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Re: Anchiornis huxleyi
Wouldn't one assume with feathers forming surfaces as shown in this fossil,
that they did serve an aerodynamic function, and were under aerodynamic loads?
And by "any kind of aerodynamic load produces it, absence of aerodynamic load
means it goes away,"
Do you mean the trait goes away in species that don't experience aerodynamic
loads (obviously, an Osterich doesn't have much need for asymmetrical feathers,
and birds that fly have both symmetrical and asymmetrical feathers),
or do you mean that somehow the feather needs to be be exposed to aerodynamic
forces at the individual level to become asymmetrical - Im fairly sure flight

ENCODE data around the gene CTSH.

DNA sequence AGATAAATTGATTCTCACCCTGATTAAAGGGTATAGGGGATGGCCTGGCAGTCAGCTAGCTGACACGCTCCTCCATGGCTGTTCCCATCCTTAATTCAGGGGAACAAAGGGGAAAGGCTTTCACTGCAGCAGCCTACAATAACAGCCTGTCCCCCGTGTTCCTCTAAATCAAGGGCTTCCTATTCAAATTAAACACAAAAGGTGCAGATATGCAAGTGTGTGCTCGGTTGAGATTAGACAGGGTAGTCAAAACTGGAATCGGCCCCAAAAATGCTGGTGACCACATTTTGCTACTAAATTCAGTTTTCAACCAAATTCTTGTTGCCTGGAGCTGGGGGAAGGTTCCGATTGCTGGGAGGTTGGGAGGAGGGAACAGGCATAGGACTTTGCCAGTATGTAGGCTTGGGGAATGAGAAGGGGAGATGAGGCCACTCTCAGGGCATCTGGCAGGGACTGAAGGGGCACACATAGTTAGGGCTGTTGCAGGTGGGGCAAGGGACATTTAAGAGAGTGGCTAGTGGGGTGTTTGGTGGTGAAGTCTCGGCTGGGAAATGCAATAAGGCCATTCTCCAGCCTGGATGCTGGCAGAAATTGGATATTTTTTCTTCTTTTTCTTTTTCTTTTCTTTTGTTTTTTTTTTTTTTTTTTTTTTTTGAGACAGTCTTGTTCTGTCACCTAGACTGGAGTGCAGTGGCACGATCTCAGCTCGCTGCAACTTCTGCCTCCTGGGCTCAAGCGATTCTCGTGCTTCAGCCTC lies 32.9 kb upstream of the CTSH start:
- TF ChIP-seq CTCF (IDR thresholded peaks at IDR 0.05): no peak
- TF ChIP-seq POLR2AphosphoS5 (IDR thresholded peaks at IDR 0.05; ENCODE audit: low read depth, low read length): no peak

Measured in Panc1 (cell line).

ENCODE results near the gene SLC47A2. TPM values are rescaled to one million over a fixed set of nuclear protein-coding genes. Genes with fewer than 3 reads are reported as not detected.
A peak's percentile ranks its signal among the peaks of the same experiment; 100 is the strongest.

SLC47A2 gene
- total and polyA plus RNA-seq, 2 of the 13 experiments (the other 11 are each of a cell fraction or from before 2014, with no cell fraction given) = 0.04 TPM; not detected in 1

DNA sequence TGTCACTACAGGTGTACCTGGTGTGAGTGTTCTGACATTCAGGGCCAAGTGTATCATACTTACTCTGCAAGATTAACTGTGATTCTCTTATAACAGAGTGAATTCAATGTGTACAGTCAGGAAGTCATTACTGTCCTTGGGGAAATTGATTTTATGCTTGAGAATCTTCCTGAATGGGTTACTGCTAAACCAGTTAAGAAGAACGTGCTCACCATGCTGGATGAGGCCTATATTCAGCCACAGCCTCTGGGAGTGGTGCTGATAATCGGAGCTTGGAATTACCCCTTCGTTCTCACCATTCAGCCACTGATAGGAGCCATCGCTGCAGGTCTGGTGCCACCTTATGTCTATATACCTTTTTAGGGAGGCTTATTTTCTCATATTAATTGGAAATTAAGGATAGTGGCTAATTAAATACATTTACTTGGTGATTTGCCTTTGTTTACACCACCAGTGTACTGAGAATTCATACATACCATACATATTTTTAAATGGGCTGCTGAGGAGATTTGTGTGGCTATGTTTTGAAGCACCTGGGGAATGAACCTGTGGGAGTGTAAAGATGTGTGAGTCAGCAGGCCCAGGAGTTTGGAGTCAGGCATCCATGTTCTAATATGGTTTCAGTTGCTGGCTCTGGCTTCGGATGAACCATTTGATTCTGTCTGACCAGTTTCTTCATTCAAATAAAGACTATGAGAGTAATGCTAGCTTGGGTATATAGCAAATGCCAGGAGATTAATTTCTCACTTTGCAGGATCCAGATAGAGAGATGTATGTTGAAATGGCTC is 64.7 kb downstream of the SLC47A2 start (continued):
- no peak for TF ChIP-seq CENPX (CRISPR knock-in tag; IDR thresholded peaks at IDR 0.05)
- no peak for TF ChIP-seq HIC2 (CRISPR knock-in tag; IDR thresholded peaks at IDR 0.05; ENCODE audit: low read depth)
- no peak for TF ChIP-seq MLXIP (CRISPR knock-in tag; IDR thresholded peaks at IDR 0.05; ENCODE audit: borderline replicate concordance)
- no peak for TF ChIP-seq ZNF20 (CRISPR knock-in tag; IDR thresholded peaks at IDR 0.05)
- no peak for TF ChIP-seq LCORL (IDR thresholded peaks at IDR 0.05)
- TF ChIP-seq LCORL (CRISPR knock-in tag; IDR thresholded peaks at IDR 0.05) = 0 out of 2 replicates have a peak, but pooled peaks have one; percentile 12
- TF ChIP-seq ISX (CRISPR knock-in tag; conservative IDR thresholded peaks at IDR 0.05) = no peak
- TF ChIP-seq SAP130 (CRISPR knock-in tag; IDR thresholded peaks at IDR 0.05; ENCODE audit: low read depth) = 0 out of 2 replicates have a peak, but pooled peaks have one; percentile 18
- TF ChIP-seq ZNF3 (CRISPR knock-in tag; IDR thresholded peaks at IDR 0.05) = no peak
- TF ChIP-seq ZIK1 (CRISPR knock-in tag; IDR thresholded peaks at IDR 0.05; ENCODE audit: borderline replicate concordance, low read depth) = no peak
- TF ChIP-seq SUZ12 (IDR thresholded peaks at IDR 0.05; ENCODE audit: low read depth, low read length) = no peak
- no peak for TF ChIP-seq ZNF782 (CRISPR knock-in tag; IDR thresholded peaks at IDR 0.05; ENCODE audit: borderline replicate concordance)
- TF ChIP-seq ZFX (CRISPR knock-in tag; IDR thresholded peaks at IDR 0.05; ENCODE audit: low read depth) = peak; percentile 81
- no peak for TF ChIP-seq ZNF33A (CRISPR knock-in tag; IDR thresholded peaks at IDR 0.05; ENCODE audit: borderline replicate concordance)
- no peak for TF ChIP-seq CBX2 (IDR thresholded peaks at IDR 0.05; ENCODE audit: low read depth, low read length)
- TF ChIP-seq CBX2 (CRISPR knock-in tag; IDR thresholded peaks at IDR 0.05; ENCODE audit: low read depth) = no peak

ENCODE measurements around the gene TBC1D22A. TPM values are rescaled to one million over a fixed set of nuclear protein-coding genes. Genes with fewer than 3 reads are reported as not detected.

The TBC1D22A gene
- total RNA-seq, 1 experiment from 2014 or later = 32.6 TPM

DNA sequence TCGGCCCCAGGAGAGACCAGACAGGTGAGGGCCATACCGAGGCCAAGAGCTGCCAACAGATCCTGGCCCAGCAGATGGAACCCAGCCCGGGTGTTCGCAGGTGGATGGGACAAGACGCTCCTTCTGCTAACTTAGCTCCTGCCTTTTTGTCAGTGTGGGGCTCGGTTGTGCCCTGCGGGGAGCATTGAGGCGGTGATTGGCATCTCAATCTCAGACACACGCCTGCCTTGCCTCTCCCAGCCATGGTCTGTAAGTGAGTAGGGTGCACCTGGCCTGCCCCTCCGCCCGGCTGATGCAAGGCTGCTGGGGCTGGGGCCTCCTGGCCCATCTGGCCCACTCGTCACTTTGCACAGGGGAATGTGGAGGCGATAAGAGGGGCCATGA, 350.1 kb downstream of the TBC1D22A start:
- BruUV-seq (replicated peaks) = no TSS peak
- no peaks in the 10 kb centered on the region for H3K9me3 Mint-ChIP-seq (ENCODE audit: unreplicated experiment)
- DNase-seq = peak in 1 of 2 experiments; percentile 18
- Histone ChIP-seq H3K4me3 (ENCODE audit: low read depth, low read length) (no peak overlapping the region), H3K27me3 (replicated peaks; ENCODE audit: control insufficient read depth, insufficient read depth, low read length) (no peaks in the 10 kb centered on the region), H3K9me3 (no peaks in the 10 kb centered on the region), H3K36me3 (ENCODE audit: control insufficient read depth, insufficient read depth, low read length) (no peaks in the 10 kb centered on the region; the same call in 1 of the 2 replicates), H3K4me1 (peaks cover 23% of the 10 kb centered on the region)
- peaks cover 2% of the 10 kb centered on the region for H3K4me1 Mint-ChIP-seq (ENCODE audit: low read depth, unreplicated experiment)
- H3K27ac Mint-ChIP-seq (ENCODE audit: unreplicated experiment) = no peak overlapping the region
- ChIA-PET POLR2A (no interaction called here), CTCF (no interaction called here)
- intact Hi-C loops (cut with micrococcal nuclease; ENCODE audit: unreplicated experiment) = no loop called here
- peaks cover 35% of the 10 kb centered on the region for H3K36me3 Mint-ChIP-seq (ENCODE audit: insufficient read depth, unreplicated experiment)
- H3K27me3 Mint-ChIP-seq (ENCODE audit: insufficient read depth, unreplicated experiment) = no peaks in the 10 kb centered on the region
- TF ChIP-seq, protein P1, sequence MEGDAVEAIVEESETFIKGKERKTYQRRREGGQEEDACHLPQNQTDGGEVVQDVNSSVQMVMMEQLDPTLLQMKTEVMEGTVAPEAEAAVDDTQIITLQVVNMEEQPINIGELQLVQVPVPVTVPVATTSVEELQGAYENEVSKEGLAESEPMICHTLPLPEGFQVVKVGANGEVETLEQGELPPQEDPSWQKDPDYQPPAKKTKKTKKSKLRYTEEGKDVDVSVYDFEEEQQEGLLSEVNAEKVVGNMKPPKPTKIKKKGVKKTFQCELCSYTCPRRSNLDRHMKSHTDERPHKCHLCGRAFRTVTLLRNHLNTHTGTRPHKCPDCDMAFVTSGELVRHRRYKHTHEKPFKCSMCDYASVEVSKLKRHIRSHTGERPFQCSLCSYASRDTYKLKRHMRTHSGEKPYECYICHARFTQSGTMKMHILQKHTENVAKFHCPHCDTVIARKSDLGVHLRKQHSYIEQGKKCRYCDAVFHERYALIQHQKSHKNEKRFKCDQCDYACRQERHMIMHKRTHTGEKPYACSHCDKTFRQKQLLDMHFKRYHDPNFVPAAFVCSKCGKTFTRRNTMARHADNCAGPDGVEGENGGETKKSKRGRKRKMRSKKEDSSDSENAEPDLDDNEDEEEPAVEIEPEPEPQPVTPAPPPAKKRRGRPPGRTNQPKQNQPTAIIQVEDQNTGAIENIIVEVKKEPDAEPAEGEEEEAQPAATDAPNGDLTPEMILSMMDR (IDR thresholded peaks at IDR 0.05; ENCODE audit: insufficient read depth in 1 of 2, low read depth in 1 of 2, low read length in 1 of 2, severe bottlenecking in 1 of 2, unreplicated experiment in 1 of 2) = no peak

feathers start off asymmetrical long before exposed to aerodynamic forces, I'm
just making sure I understand your statement clearly.
--- On Fri, 9/25/09, Graydon <firstname.lastname@example.org> wrote:
> From: Graydon <email@example.com>
> Subject: Re: Anchiornis huxleyi
> To: firstname.lastname@example.org
> Date: Friday, September 25, 2009, 2:31 PM
> On Fri, Sep 25, 2009 at 02:24:59PM
> -0700, Erik Boehm scripsit:
> > Are we sure its a Troodontid?
> > If its feathers were symmetrical and it was a
> troodont, then that
> > means asymmetry in feathers evolved twice, as
> Microraptor and birds
> > had/have asymmetrical feathers.
> Asymmetry in feathers is not a stable character; any kind
> of aerodynamic
> load produces it, absence of aerodynamic load means it goes
> away, it's
> obviously plastic under selection.
> You can postulate that the developmental machinery to
> produce asymmetry
> is a significant character, but we can't find that in a
> -- Graydon